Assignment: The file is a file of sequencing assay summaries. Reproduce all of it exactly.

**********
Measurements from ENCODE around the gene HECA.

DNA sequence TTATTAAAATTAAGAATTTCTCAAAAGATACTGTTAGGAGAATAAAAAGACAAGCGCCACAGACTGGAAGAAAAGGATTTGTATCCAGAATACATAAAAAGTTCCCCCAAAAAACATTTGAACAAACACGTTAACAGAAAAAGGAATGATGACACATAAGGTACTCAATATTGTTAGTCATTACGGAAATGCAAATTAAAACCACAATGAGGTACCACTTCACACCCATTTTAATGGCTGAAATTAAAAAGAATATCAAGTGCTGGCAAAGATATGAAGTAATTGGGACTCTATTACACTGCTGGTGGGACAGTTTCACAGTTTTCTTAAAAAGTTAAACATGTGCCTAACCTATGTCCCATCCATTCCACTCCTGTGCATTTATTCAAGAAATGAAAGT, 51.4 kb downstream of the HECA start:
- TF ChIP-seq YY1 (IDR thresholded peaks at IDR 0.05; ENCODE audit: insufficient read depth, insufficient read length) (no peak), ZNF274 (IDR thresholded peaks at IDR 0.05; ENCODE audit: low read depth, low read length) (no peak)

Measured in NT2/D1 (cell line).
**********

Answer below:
Measurements from ENCODE around the gene HECA.

DNA sequence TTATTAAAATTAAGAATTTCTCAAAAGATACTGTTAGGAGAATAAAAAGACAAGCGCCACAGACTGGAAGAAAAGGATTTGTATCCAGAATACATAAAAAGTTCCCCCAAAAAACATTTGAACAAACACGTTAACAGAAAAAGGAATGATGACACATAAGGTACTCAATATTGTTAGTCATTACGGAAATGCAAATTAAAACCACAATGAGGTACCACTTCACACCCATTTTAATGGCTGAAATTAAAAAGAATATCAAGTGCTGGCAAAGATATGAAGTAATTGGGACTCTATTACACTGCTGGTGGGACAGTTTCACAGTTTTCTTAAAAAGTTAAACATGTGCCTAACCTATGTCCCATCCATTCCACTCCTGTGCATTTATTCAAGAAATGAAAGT, 51.4 kb downstream of the HECA start:
- TF ChIP-seq YY1 (IDR thresholded peaks at IDR 0.05; ENCODE audit: insufficient read depth, insufficient read length) (no peak), ZNF274 (IDR thresholded peaks at IDR 0.05; ENCODE audit: low read depth, low read length) (no peak)

Measured in NT2/D1 (cell line).